The oldest relatives of Neanderthals have been identified through the DNA of hominins found at the 430,000-year-old Sima de los Huesos site in northern Spain. Also known as the 'pit of bones', three decades of excavations have unearthed 28 hominin individuals. However, huge questions have remained over who – and indeed what – they were.
The fossils appeared to have features similar to Neanderthals, yet analysis of the mitochondrial genomes suggests a closer relationship with Denisovans. Who they were has remained a mystery to researchers, and finding out the answer to this query has the potential to provide a huge insight into human evolution and how early human ancestors interacted with their extinct relatives.
Published in Nature, a team of scientists from the Max Planck Institute for Evolutionary Anthropology has carried out extremely sensitive tests on the DNA from two specimens found at the Sima de los Huesos site, along with analysis of mitochondrial DNA from one of them.
Findings indicated these hominins belonged to the Neanderthal evolutionary lineage, being more closely related to the extinct species than to the Denisovans. This suggests Denisovans and Neanderthals diverged before 430,000 years ago.
Svante Pääbo, author on the study, said the findings provide an "important anchor point" in the timeline of human evolution: "They are consistent with a rather early divergence of 550,000 to 750,000 years ago of the modern human lineage from archaic humans."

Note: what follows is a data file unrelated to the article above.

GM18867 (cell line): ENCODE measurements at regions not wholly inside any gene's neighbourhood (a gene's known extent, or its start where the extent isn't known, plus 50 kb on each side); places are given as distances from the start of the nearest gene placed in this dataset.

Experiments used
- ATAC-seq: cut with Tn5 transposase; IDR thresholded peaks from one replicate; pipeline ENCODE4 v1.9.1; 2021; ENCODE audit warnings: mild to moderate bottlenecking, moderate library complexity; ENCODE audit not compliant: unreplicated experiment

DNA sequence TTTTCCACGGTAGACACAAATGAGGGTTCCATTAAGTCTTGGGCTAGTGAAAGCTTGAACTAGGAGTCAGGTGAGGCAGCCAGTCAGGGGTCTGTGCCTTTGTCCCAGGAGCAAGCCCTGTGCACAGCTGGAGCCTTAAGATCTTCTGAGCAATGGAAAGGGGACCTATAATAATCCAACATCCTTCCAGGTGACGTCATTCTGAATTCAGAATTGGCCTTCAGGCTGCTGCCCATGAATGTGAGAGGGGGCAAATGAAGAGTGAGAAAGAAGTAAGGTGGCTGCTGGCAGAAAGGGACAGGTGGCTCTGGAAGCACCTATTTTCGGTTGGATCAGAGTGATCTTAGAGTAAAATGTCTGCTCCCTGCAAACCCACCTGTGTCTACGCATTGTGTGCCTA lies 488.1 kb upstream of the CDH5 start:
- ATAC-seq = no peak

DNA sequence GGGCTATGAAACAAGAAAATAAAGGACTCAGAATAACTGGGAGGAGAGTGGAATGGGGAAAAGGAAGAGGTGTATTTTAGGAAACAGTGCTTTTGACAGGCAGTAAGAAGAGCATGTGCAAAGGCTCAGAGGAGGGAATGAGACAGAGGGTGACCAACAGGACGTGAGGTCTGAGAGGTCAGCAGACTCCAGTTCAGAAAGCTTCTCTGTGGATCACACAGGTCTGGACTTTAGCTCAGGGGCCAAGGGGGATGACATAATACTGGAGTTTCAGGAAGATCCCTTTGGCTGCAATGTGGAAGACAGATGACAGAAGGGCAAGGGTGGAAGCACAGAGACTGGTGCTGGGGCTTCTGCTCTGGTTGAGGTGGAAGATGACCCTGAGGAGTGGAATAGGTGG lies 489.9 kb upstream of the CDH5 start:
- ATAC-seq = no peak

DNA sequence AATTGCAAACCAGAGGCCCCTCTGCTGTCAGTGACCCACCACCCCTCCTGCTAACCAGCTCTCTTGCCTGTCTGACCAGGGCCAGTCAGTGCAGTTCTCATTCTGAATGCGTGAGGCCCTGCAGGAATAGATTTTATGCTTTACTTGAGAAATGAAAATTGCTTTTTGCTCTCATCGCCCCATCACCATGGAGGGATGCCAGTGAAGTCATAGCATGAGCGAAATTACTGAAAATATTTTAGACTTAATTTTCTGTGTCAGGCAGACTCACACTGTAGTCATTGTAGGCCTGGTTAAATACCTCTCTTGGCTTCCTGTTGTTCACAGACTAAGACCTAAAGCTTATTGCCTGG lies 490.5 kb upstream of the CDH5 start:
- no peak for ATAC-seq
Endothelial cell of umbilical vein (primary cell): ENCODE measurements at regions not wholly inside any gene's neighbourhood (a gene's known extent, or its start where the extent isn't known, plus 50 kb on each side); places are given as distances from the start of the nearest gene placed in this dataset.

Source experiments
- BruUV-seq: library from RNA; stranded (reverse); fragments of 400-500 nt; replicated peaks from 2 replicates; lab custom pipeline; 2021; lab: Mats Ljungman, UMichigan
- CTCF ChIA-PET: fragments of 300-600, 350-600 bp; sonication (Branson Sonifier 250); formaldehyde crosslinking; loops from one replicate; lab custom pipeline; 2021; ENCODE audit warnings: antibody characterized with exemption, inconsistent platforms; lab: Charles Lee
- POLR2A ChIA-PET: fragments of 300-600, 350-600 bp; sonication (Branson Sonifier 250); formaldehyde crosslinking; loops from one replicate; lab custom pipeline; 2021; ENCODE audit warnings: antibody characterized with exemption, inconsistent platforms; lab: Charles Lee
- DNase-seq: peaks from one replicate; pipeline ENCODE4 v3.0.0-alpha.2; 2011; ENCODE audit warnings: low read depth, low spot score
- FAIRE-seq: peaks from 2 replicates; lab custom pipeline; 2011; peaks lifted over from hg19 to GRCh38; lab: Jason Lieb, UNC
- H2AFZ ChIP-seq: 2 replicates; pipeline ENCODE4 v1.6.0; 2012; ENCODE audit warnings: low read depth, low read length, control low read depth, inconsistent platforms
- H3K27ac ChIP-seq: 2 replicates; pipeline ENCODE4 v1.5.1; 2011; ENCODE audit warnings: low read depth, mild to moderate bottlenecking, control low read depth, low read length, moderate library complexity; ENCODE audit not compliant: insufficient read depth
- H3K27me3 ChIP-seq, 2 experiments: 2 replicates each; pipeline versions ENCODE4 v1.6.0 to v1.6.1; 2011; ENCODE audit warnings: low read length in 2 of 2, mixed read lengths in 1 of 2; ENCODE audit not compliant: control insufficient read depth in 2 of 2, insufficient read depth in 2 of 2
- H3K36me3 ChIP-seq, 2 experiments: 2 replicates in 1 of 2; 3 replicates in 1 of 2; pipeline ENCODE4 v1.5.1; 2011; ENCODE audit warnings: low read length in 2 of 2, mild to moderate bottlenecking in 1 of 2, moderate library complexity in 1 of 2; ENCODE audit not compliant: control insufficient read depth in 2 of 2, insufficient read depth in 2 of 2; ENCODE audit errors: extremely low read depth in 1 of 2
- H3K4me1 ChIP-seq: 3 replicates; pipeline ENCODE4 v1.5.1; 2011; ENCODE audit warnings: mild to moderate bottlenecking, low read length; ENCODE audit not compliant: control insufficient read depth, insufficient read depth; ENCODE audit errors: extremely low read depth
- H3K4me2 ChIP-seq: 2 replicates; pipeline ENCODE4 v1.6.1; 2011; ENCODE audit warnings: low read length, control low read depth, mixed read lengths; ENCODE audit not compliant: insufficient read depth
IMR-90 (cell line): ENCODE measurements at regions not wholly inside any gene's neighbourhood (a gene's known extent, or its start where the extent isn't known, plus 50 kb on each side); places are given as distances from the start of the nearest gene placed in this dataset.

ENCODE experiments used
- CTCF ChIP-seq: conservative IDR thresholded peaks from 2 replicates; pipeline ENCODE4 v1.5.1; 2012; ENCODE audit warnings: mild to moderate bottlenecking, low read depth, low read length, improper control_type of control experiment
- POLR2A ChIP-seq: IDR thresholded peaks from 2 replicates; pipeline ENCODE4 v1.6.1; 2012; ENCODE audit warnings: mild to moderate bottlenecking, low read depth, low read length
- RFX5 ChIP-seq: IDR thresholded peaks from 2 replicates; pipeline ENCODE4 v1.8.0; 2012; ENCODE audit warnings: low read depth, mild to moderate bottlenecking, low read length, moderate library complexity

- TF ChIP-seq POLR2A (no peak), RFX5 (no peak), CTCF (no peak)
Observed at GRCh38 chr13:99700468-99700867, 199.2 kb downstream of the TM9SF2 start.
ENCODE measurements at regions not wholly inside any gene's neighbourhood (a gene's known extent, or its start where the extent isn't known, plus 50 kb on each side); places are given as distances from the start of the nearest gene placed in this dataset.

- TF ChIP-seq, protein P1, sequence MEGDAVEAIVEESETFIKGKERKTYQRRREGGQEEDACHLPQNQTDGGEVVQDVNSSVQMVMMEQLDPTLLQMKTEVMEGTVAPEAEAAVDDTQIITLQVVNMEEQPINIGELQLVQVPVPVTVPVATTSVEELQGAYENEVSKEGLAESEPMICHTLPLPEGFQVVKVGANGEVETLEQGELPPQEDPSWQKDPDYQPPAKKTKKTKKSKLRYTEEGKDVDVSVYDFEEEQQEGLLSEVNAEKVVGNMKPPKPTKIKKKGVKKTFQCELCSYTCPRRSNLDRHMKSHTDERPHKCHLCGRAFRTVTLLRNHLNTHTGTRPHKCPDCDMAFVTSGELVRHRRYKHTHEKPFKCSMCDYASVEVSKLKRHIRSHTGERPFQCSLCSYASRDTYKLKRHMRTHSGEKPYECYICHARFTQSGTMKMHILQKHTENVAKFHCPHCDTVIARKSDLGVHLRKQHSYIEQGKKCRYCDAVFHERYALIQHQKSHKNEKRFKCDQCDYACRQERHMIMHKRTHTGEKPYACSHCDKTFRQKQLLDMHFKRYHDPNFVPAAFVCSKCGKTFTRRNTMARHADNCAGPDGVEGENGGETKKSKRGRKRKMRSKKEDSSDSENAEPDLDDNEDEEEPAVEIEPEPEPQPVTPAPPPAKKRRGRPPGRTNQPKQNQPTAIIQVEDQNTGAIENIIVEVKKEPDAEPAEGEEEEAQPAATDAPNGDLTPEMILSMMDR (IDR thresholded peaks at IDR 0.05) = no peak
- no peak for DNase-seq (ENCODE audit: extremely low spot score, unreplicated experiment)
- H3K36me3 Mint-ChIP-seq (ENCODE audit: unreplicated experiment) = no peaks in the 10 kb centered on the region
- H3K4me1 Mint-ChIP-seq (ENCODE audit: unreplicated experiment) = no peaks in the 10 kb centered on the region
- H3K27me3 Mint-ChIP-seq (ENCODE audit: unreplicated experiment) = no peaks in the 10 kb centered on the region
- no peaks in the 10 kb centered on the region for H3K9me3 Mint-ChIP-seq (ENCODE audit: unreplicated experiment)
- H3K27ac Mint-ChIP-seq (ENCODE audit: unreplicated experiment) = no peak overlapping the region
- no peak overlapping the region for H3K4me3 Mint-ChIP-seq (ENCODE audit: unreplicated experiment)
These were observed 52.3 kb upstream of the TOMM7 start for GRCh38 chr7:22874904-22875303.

As with previous findings, researchers showed the mitochondrial DNA of the Spanish hominins is more closely related to Denisovans thant Neanderthals – and they believe this might have resulted from gene flow from Africa.
Juan-Luis Arsuaga, who led the excavations at Sima de los Huesos for three decades, said: "We have hoped for many years that advances in molecular analysis techniques would one day aid our investigation of this unique assembly of fossils. We have thus removed some of the specimens with clean instruments and left them embedded in clay to minimise alterations of the material that might take place after excavation."
Matthias Meyer, lead author of the study, said: "Sima de los Huesos is currently the only non-permafrost site that allow us to study DNA sequences from the Middle Pleistocene, the time period preceding 125,000 years ago. The recovery of a small part of the nuclear genome from the Sima de los Huesos hominins is not just the result of our continuous efforts in pushing for more sensitive sample isolation and genome sequencing technologies. This work would have been much more difficult without the special care that was taken during excavation."